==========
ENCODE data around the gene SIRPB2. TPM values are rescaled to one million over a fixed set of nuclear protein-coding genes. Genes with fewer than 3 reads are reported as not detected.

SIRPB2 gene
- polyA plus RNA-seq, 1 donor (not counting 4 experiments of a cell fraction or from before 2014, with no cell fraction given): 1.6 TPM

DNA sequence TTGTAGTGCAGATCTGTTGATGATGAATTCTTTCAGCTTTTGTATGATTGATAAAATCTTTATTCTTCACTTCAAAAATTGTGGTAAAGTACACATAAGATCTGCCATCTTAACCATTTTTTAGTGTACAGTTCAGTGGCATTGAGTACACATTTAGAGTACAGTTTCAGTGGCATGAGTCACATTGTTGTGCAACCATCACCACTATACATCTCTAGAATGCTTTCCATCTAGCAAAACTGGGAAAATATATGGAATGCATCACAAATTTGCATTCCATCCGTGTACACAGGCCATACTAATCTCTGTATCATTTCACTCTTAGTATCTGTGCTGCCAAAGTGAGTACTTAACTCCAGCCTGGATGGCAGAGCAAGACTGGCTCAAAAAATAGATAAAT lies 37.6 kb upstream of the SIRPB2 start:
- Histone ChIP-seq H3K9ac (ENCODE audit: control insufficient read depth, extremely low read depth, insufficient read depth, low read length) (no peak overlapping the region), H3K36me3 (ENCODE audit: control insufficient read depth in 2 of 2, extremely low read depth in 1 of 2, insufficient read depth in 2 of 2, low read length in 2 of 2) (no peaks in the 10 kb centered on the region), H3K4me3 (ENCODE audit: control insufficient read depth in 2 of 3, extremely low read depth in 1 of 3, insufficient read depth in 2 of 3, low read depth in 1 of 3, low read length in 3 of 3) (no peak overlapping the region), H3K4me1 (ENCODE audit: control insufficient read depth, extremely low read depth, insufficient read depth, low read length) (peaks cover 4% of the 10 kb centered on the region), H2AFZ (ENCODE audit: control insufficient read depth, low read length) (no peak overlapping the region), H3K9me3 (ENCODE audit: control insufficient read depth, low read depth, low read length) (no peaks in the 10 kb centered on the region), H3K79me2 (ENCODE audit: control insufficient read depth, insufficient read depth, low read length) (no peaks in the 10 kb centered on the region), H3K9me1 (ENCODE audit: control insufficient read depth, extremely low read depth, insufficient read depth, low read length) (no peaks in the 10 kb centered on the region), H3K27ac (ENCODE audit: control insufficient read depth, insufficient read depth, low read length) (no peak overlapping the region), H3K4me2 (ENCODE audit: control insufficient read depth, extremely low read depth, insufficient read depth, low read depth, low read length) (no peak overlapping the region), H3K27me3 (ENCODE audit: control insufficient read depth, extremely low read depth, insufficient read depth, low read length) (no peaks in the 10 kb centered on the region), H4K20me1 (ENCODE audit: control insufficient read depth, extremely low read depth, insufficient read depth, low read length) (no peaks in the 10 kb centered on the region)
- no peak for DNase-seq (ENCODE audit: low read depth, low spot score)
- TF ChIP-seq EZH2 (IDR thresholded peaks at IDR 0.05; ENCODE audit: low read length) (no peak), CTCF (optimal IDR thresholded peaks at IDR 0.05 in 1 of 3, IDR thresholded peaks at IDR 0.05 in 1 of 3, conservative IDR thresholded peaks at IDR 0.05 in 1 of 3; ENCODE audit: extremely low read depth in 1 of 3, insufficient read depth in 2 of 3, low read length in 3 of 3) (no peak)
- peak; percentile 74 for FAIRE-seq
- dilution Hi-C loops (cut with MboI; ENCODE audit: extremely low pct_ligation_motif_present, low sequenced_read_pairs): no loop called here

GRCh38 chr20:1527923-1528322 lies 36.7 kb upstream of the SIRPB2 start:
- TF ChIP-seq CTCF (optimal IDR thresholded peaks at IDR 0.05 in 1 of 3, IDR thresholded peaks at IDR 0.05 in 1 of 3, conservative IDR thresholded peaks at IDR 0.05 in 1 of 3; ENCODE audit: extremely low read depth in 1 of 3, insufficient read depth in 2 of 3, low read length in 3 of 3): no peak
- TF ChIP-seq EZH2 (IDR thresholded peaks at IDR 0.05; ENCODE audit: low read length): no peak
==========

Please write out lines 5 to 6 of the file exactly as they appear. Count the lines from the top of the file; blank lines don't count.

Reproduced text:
- Histone ChIP-seq H3K9ac (ENCODE audit: control insufficient read depth, extremely low read depth, insufficient read depth, low read length) (no peak overlapping the region), H3K36me3 (ENCODE audit: control insufficient read depth in 2 of 2, extremely low read depth in 1 of 2, insufficient read depth in 2 of 2, low read length in 2 of 2) (no peaks in the 10 kb centered on the region), H3K4me3 (ENCODE audit: control insufficient read depth in 2 of 3, extremely low read depth in 1 of 3, insufficient read depth in 2 of 3, low read depth in 1 of 3, low read length in 3 of 3) (no peak overlapping the region), H3K4me1 (ENCODE audit: control insufficient read depth, extremely low read depth, insufficient read depth, low read length) (peaks cover 4% of the 10 kb centered on the region), H2AFZ (ENCODE audit: control insufficient read depth, low read length) (no peak overlapping the region), H3K9me3 (ENCODE audit: control insufficient read depth, low read depth, low read length) (no peaks in the 10 kb centered on the region), H3K79me2 (ENCODE audit: control insufficient read depth, insufficient read depth, low read length) (no peaks in the 10 kb centered on the region), H3K9me1 (ENCODE audit: control insufficient read depth, extremely low read depth, insufficient read depth, low read length) (no peaks in the 10 kb centered on the region), H3K27ac (ENCODE audit: control insufficient read depth, insufficient read depth, low read length) (no peak overlapping the region), H3K4me2 (ENCODE audit: control insufficient read depth, extremely low read depth, insufficient read depth, low read depth, low read length) (no peak overlapping the region), H3K27me3 (ENCODE audit: control insufficient read depth, extremely low read depth, insufficient read depth, low read length) (no peaks in the 10 kb centered on the region), H4K20me1 (ENCODE audit: control insufficient read depth, extremely low read depth, insufficient read depth, low read length) (no peaks in the 10 kb centered on the region)
- no peak for DNase-seq (ENCODE audit: low read depth, low spot score)